Julius Caesar was murdered on the Ides of March in 44 B.C. by the people he trusted and thought were his friends. The justification for his death was that he was too ambitious and wanted too much power. The very concept of government in Rome was against dictatorship, to which Caesar posed a great threat.
Although Rome recognized the need for a distinct leader, the power given to the leader was not absolute. The Romans devised a system to avoid dictatorship and retain freedom, but at the same time maintain control of the affairs of the Empire. These leaders, originally given the title of praetor, meaning “to lead the way” (Asimov 24), were elected. Their terms of office were for one year and they could not succeed themselves. Two praetors were elected each year and they both had to agree on issues before action was taken. Later, the title was changed to consul, which is another way to say partners. Praetors’ and consul’s main responsibility was to manage the armed forces of Rome and to lead the armies in warfare. Quaestors were also selected two at a time for one year terms. Their main role was to serve as judges and to supervise all criminal trials.
The Senate was designed to advise the Praetors or Consuls. It originally consisted of one hundred representatives of clans that made up the city. The men were chosen based on their age, experience and wisdom; the word senate is Latin for “old men”. The Senators, or Patricians, were expected to be obeyed. In fact, the praetors had to “bow to the will of the senate” (Asimov 24). This system of governing worked well for several centuries.
The government of Rome gradually evolved, as did the citizen’s opinion on dictatorship. The Senate became corrupt with many Patricians being easily bribed. Almost all of the power belonged to a distinct few. The idea of a dictator no longer caused fear, it was no longer unacceptable. By the time Julius Caesar was a consul, the number had increased to three. Pompey, Crassus and Caesar all had grudges against the Senate for one reason or another. Caesar was upset because the Senate had tried to undercut his campaign for consulship. The three consuls formed a private coalition, known as the First Triumvirate. Together Pompey, Crassus and Caesar succeed in getting Caesar elected consul and in passing legislation that mainly benefited them.
Caesar became the governor of Cisalpine Gaul and part of Transalpine Gaul, where Rome had considerable power. Right after he took on the new position the territory was threatened by Switzerland. Immediately he crushed them and kept going. These wars, which began in 58 B.C. and helped Caesar to establish his reputation as a great military leader, were known as the Gallic Wars. Nine years later in 49 B.C., after constant warfare, he had stormed over eight hundred towns and conquered the area that is now France.
Both Pompey and the Senate were envious of Caesar’s success and they were also fearful of his ambitions. They ordered Caesar to give up command and return to Rome.
He defied this order, therefore committing treason, and ended up fighting Pompey’s army. Caesar followed Pompey’s army all the way to Egypt, where he killed Pompey and met Cleopatra. He lived in Egypt with Cleopatra for a few years but eventually he went off to fight other wars, leaving Cleopatra pregnant with his child, Caesarion.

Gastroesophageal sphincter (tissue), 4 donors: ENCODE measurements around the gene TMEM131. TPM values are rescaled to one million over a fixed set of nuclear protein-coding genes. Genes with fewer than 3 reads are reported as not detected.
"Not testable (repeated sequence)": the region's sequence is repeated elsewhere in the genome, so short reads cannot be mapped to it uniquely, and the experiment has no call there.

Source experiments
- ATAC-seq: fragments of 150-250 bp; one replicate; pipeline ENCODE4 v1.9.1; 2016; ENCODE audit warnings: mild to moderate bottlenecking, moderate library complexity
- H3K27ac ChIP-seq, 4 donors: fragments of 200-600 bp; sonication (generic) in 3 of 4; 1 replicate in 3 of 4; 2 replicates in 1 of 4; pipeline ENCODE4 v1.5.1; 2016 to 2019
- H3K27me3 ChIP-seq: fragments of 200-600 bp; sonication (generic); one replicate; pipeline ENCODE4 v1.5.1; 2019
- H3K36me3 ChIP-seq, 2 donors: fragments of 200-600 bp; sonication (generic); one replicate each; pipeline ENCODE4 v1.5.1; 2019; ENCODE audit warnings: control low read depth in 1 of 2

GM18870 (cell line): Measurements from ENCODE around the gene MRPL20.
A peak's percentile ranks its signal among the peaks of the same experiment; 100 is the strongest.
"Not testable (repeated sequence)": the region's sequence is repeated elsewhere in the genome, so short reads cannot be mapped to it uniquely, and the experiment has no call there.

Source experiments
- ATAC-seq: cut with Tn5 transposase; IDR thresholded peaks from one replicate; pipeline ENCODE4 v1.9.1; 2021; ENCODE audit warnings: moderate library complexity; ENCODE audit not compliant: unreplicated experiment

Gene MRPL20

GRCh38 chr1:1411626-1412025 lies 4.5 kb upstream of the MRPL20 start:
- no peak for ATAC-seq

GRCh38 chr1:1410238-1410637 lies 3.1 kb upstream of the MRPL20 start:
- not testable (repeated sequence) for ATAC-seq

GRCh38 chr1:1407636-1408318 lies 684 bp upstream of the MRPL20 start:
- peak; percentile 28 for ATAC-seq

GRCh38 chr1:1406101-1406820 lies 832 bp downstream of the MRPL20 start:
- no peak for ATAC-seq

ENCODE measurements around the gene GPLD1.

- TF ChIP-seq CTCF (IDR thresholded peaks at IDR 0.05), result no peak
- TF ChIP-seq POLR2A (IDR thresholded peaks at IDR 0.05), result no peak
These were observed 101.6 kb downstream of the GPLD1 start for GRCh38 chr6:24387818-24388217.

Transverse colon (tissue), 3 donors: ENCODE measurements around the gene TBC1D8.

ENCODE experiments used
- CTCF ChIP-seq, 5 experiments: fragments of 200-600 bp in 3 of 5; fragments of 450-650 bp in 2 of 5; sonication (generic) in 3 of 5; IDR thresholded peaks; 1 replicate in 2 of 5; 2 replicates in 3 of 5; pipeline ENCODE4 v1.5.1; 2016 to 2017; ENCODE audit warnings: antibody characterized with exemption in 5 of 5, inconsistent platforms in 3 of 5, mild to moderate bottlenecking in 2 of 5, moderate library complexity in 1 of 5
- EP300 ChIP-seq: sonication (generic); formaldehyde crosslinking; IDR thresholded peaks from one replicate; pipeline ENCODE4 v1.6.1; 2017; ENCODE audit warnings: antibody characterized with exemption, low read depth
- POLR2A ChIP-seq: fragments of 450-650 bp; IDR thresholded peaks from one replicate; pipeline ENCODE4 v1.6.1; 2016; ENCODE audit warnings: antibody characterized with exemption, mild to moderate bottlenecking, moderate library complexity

In 44 B.C. Julius Caesar returned home to Rome. He was welcomed with a massive feast including twenty-two thousand tables. Caesar was declared dictator of Rome by the now submissive Senate.
Caesar’s actions, such as defying the Senate’s order to return home, defeating the other consuls and his continuous warfare went against the concept of democracy in the Roman government. He was ignoring the Senate, whom he was supposed to submit to, and had defeated his partners who were there to avoid dictatorship and encourage accountability. He placed himself above all other Roman citizens, destroying the equality between himself, the Senate and the citizens. And finally, he accepted the title of dictator, destroying the democracy in Rome. The citizens did not even fear the loss of their beloved democracy. They now looked upon Caesar as a god.
A group of Senators led by Cassius, Casca, Cinna and Brutus, who loved freedom and democracy concluded that they had to stop Caesar. No one else seemed to understand the severity of what was occurring. On March 15, 44 B.C., also known as the Ides of March, a total of sixty senators carried out their well-planned conspiracy to kill Julius Caesar right in the Senate in broad daylight. The felt that this was the only solution to rid themselves of the threat that Caesar posed.
“Rome had begun, Romans liked to think, as a republic guided by a senate, but at the height of it’s power, the senators and their colleagues answered not to elected leaders but to emperors” (Time Frame 50). Julius Caesar was a great threat to many of Rome’s strongest values. By placing himself above everyone else, he demolished the democracy in the Roman Empire and the equality of all Romans. There was no way to reason with him, and the only possible way to return to the method of democracy which had worked well for centuries was to kill Julius Caesar.
Asimov, Isaac. The Roman Republic. Boston: Houghton Mifflin Company, 1966.
Time Frame 400 BC – AD 200 Empires Ascendant. Alexandria: Time – Life Books Ltd., 1987.
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http://aj.encyclopedia.com/articles/02124.html (9 June 99)